Restaurants face bleak new year after bumper Christmas week
Restaurants can look forward to their best time of the year next week, but are likely to be hit hard in the new year, according to on-trade research house, Horizons.
It said consumers are likely to spend more on eating out in the week before Christmas than they have in any other week of 2009, but are expected to rein-in their spending considerably in the New Year as the reality of continued economic uncertainty and fear of unemployment kicks in.
"For restaurant operators December is a crucial period. Horizons research shows that trading for restaurants, quick service restaurants and pubs through December tends to rise by an average of 22%," said Horizons' managing director Peter Backman.
"Sales are likely to pick up next week, but will still be lower than they have been in previous years. We would also anticipate that people will cut back much more in January as VAT rises, credit card bills start arriving, the weather gets colder and strike action from the likes of BA depress the nation's mood. The more formal sit-down restaurants are likely to suffer most during January and February, although takeaways could see trade rise, as they did during the heavy snowfall of 2009."
Horizons' recent QuickBite survey of over 1,000 consumers showed that between Q2 and Q3 of 2009 eating out increased 8.1%. However, sales were still 4.2% lower than they were during 2009.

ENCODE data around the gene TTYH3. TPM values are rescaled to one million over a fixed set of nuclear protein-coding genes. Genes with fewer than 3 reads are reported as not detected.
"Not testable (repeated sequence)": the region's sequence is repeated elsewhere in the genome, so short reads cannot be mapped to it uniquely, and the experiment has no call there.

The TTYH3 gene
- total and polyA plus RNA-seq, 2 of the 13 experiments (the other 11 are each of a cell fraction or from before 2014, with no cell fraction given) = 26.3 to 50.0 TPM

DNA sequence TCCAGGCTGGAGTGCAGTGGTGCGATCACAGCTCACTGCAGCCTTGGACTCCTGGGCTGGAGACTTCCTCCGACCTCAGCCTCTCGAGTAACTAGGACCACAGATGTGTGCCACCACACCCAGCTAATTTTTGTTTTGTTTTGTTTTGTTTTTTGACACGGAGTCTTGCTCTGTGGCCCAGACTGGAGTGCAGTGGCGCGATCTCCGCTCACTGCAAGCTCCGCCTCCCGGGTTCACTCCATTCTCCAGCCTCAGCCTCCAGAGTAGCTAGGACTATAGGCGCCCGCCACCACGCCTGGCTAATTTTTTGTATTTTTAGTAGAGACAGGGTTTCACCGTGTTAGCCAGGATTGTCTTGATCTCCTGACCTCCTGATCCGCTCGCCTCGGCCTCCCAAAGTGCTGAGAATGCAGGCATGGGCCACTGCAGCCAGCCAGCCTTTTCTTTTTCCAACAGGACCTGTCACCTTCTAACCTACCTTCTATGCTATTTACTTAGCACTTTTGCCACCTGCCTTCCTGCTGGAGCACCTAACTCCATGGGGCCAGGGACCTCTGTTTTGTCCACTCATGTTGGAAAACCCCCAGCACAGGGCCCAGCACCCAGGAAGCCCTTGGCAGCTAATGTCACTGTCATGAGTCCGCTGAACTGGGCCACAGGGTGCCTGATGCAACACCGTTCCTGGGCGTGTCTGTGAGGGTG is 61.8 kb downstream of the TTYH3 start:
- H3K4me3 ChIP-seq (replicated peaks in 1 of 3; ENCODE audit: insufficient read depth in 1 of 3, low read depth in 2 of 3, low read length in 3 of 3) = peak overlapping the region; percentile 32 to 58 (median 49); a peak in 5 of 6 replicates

Some 75% of consumers, surveyed by Horizons in September 2009, said they had eaten out over the past two weeks, a rise of 4% since June. On average consumers are eating out 1.58 times a week. Spend per head also showed a slight increase, up from £10.76 per head in June to £10.80 per head in September.
Horizons' data shows that quick service restaurants, such as fast food outlets, cafés, and takeaways, along with managed pubs, have become increasingly popular with consumers, while tenanted pubs continue to lose market share. This year the number of people visiting a pub for a meal has declined by 11%, compared with last year.
"Consumers may be planning to enjoy themselves a bit more over Christmas, but they will still be watching their spend carefully," added Backman. "Our data show that 40% of people are ordering a starter less often, the same number are ordering a dessert less often and 27% of are opting for a shared dish to reduce meal spend. Over half of consumers said they spent less on alcohol in September than they did in June."
When quizzed on their future eating out plans 2% fewer consumers anticipated eating out more often in the year ahead. They pointed to the increasing effect of financial pressures on eating out occasions, especially amongst the younger elements of the population, and uncertainty over the future. The North of the country was, however, more optimistic than other regions.
"Overall, the market is bottoming out - and next year may see some growth. More likely though, year-on-year figures will bounce along the bottom for most of 2010. However, there is a danger of some growth followed by a further downturn due to growing unemployment, more corporate failures, a hung parliament, and the much-anticipated growth in GDP not arriving which will dent confidence further," said Peter Backman.